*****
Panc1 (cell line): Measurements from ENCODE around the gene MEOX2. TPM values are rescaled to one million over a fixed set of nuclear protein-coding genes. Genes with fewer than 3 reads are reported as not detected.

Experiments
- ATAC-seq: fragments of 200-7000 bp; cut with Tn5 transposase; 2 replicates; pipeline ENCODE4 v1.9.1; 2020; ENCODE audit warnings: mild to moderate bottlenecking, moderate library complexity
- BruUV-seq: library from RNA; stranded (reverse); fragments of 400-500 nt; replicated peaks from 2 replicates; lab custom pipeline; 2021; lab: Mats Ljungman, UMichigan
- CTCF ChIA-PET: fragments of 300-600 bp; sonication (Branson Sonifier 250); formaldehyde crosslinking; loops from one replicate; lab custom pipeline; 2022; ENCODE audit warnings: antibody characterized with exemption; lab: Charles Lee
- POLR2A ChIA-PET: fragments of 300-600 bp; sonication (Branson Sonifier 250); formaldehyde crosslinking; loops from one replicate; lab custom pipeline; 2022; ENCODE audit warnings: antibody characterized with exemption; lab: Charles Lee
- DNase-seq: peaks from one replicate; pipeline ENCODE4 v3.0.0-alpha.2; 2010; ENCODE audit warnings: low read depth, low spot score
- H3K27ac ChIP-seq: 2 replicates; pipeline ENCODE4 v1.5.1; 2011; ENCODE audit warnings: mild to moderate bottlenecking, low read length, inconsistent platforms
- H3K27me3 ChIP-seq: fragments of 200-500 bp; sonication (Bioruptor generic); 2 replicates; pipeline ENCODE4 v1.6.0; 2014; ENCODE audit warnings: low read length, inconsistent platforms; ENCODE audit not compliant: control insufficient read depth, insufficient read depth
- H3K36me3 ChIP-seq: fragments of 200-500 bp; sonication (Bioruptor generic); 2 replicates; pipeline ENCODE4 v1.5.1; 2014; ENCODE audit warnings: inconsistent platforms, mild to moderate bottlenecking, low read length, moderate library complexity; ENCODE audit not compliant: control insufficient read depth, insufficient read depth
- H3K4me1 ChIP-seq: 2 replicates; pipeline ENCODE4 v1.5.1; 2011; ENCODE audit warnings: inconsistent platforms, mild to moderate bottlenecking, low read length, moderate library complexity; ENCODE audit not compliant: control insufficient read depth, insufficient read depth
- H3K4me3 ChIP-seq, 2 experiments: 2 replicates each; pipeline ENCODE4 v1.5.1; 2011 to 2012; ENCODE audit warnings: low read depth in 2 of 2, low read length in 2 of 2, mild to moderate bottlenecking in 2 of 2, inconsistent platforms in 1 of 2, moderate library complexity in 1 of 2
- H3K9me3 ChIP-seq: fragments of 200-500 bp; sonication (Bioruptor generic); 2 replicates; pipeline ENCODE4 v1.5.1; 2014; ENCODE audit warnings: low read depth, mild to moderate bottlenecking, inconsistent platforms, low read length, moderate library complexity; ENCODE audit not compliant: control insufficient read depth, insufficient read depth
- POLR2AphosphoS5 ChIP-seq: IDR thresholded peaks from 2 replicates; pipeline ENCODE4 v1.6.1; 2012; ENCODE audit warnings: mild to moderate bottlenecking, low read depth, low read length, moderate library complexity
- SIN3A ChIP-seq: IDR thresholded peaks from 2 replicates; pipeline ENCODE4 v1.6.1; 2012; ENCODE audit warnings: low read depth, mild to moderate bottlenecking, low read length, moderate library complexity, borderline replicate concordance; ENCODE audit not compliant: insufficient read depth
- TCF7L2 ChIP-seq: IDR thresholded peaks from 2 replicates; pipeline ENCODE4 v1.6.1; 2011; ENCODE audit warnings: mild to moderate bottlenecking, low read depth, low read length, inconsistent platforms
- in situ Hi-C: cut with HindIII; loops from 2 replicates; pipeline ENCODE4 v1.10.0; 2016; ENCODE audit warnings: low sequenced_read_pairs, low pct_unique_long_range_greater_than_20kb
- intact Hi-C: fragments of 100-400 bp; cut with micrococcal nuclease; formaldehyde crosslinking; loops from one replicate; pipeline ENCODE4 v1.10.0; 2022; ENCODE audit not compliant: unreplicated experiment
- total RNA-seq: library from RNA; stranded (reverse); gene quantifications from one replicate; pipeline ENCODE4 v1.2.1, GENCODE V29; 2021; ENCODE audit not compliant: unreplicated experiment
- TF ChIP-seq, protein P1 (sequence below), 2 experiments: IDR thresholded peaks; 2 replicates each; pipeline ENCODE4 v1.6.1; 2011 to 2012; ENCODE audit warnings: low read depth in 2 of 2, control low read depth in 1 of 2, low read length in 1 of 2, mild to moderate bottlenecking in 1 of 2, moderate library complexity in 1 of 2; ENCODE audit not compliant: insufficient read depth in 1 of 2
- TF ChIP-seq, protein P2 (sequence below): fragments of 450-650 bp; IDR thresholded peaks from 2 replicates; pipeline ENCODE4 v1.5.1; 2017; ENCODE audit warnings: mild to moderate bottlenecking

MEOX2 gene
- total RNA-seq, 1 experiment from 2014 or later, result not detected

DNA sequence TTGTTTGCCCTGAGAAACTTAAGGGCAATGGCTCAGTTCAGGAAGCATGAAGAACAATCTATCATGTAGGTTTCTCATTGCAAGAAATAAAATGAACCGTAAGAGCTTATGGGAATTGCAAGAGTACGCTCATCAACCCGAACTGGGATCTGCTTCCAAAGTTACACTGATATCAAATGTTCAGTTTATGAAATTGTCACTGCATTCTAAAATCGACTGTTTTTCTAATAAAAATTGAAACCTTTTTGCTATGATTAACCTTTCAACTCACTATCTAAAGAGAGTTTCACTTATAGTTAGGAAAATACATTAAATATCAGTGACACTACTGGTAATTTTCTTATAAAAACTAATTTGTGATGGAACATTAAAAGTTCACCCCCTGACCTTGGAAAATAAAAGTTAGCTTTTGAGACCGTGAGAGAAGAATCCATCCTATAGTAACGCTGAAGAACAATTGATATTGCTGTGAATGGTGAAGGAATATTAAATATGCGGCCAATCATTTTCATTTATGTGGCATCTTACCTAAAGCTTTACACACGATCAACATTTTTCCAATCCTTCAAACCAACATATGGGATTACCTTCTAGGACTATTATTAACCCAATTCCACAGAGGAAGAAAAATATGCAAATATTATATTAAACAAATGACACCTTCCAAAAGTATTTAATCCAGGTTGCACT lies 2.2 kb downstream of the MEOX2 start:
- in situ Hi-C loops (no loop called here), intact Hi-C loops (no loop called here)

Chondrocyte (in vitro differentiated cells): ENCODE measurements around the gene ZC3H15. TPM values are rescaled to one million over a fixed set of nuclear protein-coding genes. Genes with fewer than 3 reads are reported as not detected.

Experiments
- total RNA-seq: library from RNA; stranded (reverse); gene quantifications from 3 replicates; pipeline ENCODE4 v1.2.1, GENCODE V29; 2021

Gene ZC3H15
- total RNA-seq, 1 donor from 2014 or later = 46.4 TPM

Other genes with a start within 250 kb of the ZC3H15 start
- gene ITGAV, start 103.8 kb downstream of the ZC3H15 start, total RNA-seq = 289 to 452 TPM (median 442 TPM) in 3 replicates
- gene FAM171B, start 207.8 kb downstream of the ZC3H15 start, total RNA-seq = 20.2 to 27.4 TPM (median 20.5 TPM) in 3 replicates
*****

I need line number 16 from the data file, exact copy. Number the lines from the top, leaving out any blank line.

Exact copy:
- TCF7L2 ChIP-seq: IDR thresholded peaks from 2 replicates; pipeline ENCODE4 v1.6.1; 2011; ENCODE audit warnings: mild to moderate bottlenecking, low read depth, low read length, inconsistent platforms